When in Rome, well you know what that means, and one of the successes of international luxury travel is immersing yourself in what the locals do. The breakfast buffet in Buenos Aires’ oldest luxury hotel, the Alvear Palace, has some intriguing ingredients.
On the cheese table is one type with whole green pepper corns in it. There is also, among the breads, a loaf-shaped chocolate cake, the deepest chocolate you can imagine. It is very dry, the gal was told.
Eat it with dulce de leche, the caramelised-milk syrup that the Argentinians love, at any time. They also like starting the day with smoked salmon, even though it comes from Chile: pair this with cream cheese studded with tomato cubes.
After that it was definitely time to take a stroll.
Head out to Avenida Alvear and turn right, along to its end, at Plaza Francia. Immediately across the road is a statue of Dr Marcelo Torcuato de Alvear 1868-1942. He was President of Argentina from 1922-1928 (I wonder whether anyone will ever put up a statue of CFK, Cristina Fernández de Kirchner? With inflation the way it is here in Argentina, will anyone have the money?)
But there are always people with money, say the Middle East, Russia, parts of Africa. There is now amazing airlift to Buenos Aires, with both Emirates and Qatar, as well as Turkish Airlines, offering plenty of flights, and good connections.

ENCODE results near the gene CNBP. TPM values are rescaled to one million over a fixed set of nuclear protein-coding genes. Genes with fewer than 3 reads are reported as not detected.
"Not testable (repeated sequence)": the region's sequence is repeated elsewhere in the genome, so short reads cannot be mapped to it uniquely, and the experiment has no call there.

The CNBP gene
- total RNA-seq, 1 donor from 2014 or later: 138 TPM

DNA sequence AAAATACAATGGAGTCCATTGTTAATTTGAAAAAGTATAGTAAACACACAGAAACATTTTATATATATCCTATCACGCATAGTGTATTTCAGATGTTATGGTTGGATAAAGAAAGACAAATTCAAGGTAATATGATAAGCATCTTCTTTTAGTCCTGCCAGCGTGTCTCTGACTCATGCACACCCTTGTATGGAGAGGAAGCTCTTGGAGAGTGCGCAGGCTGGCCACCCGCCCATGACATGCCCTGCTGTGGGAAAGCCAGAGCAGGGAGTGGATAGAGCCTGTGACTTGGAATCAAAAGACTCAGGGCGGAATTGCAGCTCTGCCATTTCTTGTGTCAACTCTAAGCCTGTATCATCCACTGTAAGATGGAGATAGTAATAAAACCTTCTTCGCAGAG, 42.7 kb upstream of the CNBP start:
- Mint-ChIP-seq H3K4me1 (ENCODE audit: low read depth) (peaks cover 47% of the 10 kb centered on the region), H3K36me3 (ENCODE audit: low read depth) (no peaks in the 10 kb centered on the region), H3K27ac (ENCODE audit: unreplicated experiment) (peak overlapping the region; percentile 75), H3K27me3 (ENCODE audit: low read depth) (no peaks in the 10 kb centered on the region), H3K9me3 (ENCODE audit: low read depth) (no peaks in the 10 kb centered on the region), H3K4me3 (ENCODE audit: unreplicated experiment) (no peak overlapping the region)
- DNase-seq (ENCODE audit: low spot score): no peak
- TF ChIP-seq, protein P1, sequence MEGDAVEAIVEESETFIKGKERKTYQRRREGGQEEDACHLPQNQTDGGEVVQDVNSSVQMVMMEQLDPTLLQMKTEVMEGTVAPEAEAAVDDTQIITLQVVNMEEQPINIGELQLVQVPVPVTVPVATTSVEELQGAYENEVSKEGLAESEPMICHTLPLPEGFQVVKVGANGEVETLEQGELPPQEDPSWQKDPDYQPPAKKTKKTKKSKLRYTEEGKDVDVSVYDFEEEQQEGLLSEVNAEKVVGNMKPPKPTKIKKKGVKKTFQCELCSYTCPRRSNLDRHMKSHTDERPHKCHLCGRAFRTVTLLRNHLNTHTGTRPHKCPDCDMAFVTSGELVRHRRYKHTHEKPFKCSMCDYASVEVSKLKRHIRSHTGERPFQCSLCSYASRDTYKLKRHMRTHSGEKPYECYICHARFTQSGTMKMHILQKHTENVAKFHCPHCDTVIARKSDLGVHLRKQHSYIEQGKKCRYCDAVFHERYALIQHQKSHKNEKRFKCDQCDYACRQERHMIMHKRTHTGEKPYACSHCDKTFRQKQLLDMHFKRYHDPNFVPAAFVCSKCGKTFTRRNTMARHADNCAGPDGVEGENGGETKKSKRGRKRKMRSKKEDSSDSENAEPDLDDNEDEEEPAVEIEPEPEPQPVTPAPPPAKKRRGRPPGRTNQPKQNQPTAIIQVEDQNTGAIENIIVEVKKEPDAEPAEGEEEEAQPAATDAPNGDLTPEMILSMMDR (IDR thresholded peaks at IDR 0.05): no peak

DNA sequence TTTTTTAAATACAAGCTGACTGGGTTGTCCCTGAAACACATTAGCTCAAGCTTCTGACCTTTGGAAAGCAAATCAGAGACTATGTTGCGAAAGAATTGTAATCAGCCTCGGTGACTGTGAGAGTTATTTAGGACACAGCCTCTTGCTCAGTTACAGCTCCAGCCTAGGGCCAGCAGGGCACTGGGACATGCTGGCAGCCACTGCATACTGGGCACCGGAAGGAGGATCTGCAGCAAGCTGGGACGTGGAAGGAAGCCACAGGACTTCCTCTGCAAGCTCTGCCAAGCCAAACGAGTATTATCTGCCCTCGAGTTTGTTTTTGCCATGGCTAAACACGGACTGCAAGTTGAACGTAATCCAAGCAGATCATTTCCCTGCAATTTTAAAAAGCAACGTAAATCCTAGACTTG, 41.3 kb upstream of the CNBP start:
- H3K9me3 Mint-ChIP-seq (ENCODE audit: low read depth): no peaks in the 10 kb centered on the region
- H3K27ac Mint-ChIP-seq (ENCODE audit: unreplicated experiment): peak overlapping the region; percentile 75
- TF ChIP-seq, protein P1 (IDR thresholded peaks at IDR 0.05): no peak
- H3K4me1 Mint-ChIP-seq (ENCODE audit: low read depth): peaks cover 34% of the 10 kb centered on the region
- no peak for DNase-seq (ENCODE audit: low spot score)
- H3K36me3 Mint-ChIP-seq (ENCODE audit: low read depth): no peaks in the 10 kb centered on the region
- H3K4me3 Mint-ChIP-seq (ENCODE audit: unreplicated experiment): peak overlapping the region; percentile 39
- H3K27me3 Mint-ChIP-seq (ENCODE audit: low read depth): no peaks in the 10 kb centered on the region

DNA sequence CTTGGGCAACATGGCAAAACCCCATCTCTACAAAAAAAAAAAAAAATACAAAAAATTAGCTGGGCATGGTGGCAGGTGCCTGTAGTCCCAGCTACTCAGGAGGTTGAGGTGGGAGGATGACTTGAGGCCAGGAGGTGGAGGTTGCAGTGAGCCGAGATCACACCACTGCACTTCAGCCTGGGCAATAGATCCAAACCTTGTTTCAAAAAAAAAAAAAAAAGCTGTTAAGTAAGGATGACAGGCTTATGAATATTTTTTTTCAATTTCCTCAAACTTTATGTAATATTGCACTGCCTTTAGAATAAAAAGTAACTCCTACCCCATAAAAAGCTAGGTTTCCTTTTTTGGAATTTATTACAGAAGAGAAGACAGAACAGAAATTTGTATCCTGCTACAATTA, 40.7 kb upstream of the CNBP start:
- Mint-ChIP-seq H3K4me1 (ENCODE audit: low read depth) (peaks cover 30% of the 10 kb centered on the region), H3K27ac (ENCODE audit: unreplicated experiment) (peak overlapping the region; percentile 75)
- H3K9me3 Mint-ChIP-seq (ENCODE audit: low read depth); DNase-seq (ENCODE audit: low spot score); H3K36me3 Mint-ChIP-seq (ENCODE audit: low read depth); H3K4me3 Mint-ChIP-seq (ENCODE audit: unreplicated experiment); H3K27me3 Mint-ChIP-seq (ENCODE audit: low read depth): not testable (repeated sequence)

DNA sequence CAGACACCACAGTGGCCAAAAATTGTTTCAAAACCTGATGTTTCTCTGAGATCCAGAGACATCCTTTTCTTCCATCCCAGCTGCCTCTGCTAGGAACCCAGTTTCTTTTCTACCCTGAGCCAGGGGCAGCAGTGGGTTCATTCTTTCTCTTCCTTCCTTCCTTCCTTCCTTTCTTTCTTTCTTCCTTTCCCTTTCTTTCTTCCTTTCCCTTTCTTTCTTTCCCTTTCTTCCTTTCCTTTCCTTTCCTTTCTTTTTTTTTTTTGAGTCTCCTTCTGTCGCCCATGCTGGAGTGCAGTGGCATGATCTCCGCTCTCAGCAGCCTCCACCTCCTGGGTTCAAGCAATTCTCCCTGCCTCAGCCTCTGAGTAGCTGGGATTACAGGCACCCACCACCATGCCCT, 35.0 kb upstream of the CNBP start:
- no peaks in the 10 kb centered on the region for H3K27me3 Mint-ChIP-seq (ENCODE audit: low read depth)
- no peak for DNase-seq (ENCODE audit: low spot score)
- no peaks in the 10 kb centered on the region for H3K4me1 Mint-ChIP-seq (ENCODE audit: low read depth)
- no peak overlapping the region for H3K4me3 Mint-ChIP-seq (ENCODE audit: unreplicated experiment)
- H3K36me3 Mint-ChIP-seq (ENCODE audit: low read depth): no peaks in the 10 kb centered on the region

Just to the west of Plaza Francia little restaurants are squeezed in like sardines. Walk up and down, inspect the menus and those who are already dining. If they look happy, that is an incentive. With the growing number of Russians coming here you might expect a borsch, but perhaps that is for the future.
Right now, the Italian heritage means every single restaurant seems to offer pasta in one form or another. From Plaza Francia I headed to the Park Tower, a Luxury Collection hotel where I lunched in the St Regis Lounge surrounded by businessmen, and just a few businesswomen (top office guys and girls do not ‘do’ sandwiches in this city).
The line of taxis is a reminder not to use the yellow and black cabs at the airports unless you are sure the meter is on and working. A couple of friends arrived after an overnight flight from Europe and got into a black-and-yellow cab.
The driver quoted a sum and when they got to their hotel they held out a big bill. Quick as a flash this was replaced by smaller bills, in no way adding up to the required amount. Such conjuring always seems to happen to nice people, and when they are tired.
Right across from the Park Tower is Torre de Los Ingleses, the English Tower, designed in 1909 by Sir Ambrose Macdonald Poynter and built in brick, and Portland stone from Dorset in England.
Perhaps somewhat incredibly, it still keeps exact time. Far too many public clocks around the world have stopped working.
I am told that now, apparently, even church bells in Jerusalem are no longer rung at exact times, if at all (the Christians blame the Muslims who adopted push-a-button muezzin recordings as the poor real guys who had to call the faithful at an exact hour were always getting sore throats).
Talking of soreness, how DO tango dancers keep their bodies in such shape? While the gal was travelling around the South American coast line onboard Silver Cloud, one of Buenos AIres’ other two luxury hotels, Palacio Duhau – Park Hyatt Buenos Aires, hosted a New Year’s Eve tango session that must have been truly memorable…